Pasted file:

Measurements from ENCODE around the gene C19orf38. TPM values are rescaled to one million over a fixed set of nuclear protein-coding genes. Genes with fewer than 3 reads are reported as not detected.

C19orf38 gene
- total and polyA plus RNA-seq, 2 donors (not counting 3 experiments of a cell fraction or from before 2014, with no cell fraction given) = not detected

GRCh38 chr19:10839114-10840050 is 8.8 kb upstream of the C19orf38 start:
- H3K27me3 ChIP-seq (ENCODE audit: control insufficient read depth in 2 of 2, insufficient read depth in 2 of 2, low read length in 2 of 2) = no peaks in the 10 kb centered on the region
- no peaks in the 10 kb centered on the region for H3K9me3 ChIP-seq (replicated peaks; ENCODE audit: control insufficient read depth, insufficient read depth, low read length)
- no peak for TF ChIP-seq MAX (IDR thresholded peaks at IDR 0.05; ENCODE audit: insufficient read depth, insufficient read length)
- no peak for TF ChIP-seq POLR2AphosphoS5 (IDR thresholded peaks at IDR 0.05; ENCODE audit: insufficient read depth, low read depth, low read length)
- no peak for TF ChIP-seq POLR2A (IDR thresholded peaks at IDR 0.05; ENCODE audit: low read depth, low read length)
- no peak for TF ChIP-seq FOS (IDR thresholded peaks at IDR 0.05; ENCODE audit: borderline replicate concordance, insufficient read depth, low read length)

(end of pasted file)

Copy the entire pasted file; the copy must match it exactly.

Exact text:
Measurements from ENCODE around the gene C19orf38. TPM values are rescaled to one million over a fixed set of nuclear protein-coding genes. Genes with fewer than 3 reads are reported as not detected.

C19orf38 gene
- total and polyA plus RNA-seq, 2 donors (not counting 3 experiments of a cell fraction or from before 2014, with no cell fraction given) = not detected

GRCh38 chr19:10839114-10840050 is 8.8 kb upstream of the C19orf38 start:
- H3K27me3 ChIP-seq (ENCODE audit: control insufficient read depth in 2 of 2, insufficient read depth in 2 of 2, low read length in 2 of 2) = no peaks in the 10 kb centered on the region
- no peaks in the 10 kb centered on the region for H3K9me3 ChIP-seq (replicated peaks; ENCODE audit: control insufficient read depth, insufficient read depth, low read length)
- no peak for TF ChIP-seq MAX (IDR thresholded peaks at IDR 0.05; ENCODE audit: insufficient read depth, insufficient read length)
- no peak for TF ChIP-seq POLR2AphosphoS5 (IDR thresholded peaks at IDR 0.05; ENCODE audit: insufficient read depth, low read depth, low read length)
- no peak for TF ChIP-seq POLR2A (IDR thresholded peaks at IDR 0.05; ENCODE audit: low read depth, low read length)
- no peak for TF ChIP-seq FOS (IDR thresholded peaks at IDR 0.05; ENCODE audit: borderline replicate concordance, insufficient read depth, low read length)